A character in this story that is largely unknown is Dallas Officer J.D. Tippit. After Lee Harvey Oswald assassinated the President, he was on the run.  Officer Tippit happened to cross his path while he was on patrol, and stopped the pedestrian Oswald to have a chat. Oswald pulled a gun on him and shot him four times before leaving the scene and running to a theater where he was later apprehended. Officer Tippit was dead upon arrival at Parkland Memorial Hospital and Earl F. Rose performed the autopsy. In his memoir, Rose states that “It was imperative that the investigation into the death of Officer Tippit be thorough and complete for the prosecution of Lee Harvey Oswald, the putative defendant, might hinge on this autopsy information in the event that it was not possible to prosecute Oswald for the assassination of the president,” (Dallas: My View of History, 1963-1968, p. 76). Following his apprehension, Oswald was held in the Dallas City Police Department and was to be transferred to the Dallas County Jail the morning of November 24, 1963.

Slide image of Jack Ruby's brain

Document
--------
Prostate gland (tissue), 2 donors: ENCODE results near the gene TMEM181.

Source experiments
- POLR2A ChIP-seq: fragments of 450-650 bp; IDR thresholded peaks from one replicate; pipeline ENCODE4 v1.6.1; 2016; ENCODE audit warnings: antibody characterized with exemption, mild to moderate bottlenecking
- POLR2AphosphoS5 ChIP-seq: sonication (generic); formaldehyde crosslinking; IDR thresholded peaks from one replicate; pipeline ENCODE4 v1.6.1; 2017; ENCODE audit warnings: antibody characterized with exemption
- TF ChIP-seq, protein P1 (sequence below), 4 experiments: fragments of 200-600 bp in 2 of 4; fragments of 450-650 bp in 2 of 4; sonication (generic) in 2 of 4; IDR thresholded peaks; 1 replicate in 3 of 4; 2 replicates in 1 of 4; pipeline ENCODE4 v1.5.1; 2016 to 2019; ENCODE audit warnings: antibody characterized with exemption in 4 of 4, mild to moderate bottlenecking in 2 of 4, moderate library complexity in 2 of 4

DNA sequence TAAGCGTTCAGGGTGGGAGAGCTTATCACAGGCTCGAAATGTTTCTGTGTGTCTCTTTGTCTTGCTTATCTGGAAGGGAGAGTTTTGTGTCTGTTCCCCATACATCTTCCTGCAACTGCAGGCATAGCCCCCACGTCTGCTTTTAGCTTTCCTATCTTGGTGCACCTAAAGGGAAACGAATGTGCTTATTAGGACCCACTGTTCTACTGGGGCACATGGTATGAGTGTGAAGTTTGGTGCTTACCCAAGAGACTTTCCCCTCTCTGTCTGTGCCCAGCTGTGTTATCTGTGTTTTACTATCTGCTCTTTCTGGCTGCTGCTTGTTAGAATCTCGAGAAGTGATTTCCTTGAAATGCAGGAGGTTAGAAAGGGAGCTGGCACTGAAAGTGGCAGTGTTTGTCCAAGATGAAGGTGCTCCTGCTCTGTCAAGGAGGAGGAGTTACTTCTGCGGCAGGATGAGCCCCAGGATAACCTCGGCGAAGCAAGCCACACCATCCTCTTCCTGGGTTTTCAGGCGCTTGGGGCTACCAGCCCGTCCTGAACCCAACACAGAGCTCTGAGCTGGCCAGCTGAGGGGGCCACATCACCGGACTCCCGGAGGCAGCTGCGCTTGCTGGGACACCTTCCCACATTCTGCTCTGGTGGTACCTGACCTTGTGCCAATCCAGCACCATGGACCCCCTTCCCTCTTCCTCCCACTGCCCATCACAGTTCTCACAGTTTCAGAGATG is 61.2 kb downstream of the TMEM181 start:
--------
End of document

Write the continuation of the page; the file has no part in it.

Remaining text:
Slide image from Jack Ruby’s autopsy

That morning, Jack Ruby shot Oswald in the basement of the Dallas Police Headquarters while handcuffed between two Dallas detectives. Rose went to his office in Parkland Memorial Hospital while Oswald was rushed there for emergency surgery, which was unsuccessful and he died there. Rose then performed a medicolegal forensic autopsy in order to maximize the amount of information to be used during the trial of Jack Ruby. He subsequently used the document to testify at the trial in 1964. Jack Ruby, Oswald’s murderer, was charged and convicted for first degree murder in March 1964. However, the conviction was later reversed and delayed for a new trial by the Texas Court of Criminal Appeals. He died on January 3, 1967 from primary bronchial cancer of the lung before a retrial could be held. Rose was brought in to perform this autopsy as well.